i work on long lived projects. These are projects that tend to run for years, and might even be considered to be tech debt magnets. That’s pretty natural, but it’s interesting considering that the rest of the company tends not to really think that way. They are instead focused on “the next version” of a product.
Since i’ve got services that need to last for years, i’ve got to manage levels of tech debt that happen. Some of it for internal reasons, a lot of it for external ones. This is because i need to balance working on those services with new services we’re rolling out because we’re generally understaffed and have lots of priorities.
To that end, i’ve started classifying concerns into “Asteroids and Papercuts”, and i’m wondering if others might find the framework useful.
An Asteroid is a big, potentially civilization ending event that will arrive at a known time. It’s something you need to pay attention to now, but the date is still (hopefully) a way off. This can include things like:
- The language your service is built on is no longer actively supported or receiving security updates.
- You need to move your data from one, cloud based, proprietary data store to another cloud based, proprietary store for reasons.
- A key individual who has deep domain expertise is leaving the company.
(All of those things happened at least once with projects i worked on, so yay!)
When dealing with an incoming asteroid, your priorities are:
- Knowing the date
- Knowing the damage
- Knowing the mitigations: Short term and long term
- Putting together the work load estimate that is based on worst case scenarios
That last one is the trickiest, and kinda requires your most pessimistic attitude. Basically, try to factor in the other things that can and will go wrong. It’s important to avoid jargon, undefined TLA (Three Letter Acronyms), and presumed understanding when writing each of those up.
For instance you’d want to write up a summary that clearly specifies the problem, includes dates and provides a reasonably terrifying summary of why this is really important. So for something like a language going EOL:
The Foo Service has been providing valuable Foo for 80% of our customer base for over ten years. It was announced on <date> that the programming language it was built in (Logo 1.2) will have it’s end of life on <date>. This means that the Foo Service will no longer be able to receive security or library updates and will be increasingly a security concern, which could compromise private user data and company resources.
The following potential mitigations are possible:
<List of clearly and plainly specified potential courses of action>
This is something that will probably require at least a day or two of focused effort.
If you can’t get the time to do that from your management, be sure to get that in an email or document so that when the service fails, you have proof that you were told what you work on isn’t critical. (You don’t have to be snippy, just a quick email saying
On <prior date> i informed you that <pending disaster> will occur on <asteroid impact date>. i believe this will significantly impact our company and customers by <brief, but terrifying damage description>. i’ve asked for time to further understand and propose solutions to this problem, but as i understand, you’ve requested that i not do that. i want to make sure i clearly understand your reasons, so i would appreciate if you would include them in a reply here. Thanks!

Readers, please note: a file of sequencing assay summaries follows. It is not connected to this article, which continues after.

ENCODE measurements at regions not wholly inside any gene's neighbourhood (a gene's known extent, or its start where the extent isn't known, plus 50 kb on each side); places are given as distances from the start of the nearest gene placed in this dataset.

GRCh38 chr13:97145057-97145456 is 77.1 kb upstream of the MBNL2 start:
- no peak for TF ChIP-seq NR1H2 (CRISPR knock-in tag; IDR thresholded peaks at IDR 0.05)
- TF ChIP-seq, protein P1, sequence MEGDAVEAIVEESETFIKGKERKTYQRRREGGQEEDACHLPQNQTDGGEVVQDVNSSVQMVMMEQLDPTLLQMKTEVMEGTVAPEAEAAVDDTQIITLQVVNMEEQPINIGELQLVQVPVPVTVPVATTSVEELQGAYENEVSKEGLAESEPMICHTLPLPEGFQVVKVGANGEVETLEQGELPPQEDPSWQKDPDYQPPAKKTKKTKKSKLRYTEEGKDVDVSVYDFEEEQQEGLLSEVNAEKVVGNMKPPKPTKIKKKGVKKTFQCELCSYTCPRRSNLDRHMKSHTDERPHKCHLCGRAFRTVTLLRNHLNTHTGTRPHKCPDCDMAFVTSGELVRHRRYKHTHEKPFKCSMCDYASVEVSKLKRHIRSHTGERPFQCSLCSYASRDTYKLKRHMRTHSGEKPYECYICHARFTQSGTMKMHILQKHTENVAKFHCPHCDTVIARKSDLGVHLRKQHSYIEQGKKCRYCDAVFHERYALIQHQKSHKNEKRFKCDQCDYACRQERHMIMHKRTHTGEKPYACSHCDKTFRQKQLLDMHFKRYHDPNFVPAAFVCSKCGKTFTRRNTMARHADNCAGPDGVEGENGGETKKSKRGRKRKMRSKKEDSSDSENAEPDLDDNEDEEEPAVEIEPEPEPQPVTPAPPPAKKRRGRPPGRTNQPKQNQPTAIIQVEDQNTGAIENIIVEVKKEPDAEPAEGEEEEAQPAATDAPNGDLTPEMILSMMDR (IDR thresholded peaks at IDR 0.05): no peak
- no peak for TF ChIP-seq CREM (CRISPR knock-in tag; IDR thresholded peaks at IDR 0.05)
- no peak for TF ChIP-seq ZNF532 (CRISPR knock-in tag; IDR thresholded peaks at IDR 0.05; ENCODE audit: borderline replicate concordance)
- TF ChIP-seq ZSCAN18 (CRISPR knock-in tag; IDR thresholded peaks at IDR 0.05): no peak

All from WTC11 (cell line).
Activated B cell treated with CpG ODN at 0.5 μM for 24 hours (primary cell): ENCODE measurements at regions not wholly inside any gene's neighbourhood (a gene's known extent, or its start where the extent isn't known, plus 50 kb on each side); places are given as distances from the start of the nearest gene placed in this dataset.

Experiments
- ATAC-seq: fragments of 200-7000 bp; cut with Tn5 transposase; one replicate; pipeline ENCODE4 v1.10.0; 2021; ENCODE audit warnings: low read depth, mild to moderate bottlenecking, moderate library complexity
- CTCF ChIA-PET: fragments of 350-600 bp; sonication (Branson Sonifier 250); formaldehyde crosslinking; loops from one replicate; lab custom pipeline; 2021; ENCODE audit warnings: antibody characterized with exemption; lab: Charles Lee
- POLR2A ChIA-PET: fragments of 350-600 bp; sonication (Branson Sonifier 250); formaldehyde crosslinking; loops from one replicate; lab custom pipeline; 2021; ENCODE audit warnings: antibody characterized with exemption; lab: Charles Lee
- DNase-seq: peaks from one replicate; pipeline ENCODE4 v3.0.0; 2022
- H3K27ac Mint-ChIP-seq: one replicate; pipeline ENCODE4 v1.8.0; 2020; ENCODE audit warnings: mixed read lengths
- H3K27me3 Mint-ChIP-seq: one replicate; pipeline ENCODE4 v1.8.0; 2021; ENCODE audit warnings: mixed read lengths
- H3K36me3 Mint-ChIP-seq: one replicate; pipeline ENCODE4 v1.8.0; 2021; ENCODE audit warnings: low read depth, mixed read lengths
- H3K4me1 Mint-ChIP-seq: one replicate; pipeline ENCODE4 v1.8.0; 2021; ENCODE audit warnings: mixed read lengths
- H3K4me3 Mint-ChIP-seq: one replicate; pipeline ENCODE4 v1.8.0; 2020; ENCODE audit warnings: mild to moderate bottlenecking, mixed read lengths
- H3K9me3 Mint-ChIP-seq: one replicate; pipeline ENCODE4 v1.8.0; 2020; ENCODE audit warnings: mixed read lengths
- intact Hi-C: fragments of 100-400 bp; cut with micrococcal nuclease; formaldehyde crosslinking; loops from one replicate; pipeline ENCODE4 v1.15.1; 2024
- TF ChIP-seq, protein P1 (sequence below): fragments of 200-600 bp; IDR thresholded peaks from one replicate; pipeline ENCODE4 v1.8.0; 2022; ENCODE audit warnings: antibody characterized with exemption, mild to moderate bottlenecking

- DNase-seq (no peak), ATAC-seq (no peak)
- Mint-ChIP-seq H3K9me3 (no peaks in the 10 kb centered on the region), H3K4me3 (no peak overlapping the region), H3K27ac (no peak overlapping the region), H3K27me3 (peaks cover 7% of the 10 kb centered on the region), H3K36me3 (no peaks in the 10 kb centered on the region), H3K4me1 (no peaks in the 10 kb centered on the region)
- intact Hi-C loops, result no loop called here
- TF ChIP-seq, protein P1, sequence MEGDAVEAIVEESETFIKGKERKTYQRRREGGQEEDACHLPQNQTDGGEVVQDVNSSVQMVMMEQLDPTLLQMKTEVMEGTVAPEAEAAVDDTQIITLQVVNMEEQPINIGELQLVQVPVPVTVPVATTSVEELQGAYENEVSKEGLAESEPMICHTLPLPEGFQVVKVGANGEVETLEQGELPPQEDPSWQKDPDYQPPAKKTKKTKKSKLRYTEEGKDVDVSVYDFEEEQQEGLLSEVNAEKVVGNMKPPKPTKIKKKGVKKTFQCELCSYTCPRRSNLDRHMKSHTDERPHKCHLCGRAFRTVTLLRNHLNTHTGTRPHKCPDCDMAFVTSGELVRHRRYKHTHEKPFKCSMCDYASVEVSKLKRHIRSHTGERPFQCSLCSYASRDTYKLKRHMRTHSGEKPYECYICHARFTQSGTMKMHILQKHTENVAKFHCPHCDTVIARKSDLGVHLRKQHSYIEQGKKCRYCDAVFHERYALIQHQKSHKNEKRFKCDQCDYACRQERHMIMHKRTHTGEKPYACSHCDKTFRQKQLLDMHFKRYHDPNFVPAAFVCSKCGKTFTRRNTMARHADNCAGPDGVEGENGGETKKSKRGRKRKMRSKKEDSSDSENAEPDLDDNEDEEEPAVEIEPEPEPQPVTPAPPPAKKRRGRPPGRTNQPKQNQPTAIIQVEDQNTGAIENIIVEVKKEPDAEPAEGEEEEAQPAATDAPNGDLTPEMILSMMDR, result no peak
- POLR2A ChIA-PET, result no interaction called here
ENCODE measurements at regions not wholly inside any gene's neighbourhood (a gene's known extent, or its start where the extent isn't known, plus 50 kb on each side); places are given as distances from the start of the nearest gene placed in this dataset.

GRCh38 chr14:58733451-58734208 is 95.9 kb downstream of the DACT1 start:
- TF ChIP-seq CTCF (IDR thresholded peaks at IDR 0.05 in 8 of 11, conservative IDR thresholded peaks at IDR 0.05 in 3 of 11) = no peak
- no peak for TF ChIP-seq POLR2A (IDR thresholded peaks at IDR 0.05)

If the manager insists on doing an in person meeting, take notes and feel free to send a follow-up email that includes the points of discussion and resolution, and ask that they confirm that this is correct.
Also start looking around for a different team/org/company because this is bullshit politics and your manager is setting you up to be the sacrificial offering when it all goes to hell.
Once you have a plan, treat it as a high priority task and get your various product people aware of it and working toward it. Make it a banner line on your weekly reports. Time is your asset and enemy because it will go faster than you expect, particularly if you have other priorities, and you will have other priorities.
Papercuts are smaller annoyances. Things like blocked library updates or significant bits of notable tech debt. The thing about papercuts is that while they’re small, if you get enough of them, they will kill you. (e.g. Death by 1,000 Papercuts)
While these tend to sit in the backlog forever, it’s important to track them because they can also fester and turn into significant events. Each papercut can be a unique thing, so it can be hard to come up with as clear strategy as for an asteroid, but you should have one in any case. Fill out the bug/issue/ticket with details for future you. Note the relationship a given papercut has internally in the project or across the org. Show not only that it’s important, but how a delay on fixing it impacts the bottom line. Basically, present it so that someone who has no understanding of the tech or why this is important can understand why this is important.
Of course, there are lots of other issues that you can address, and lots of ways to categorize things. Not everything is or should be an Asteroid or Papercut. There will be some things in your backlog that are there to die, neglected and alone, but there will always be things that are more critical that you need to pay attention to. Your team and mileage will vary, but hopefully you now have a framework to help present critical issues up the chain if you didn’t already.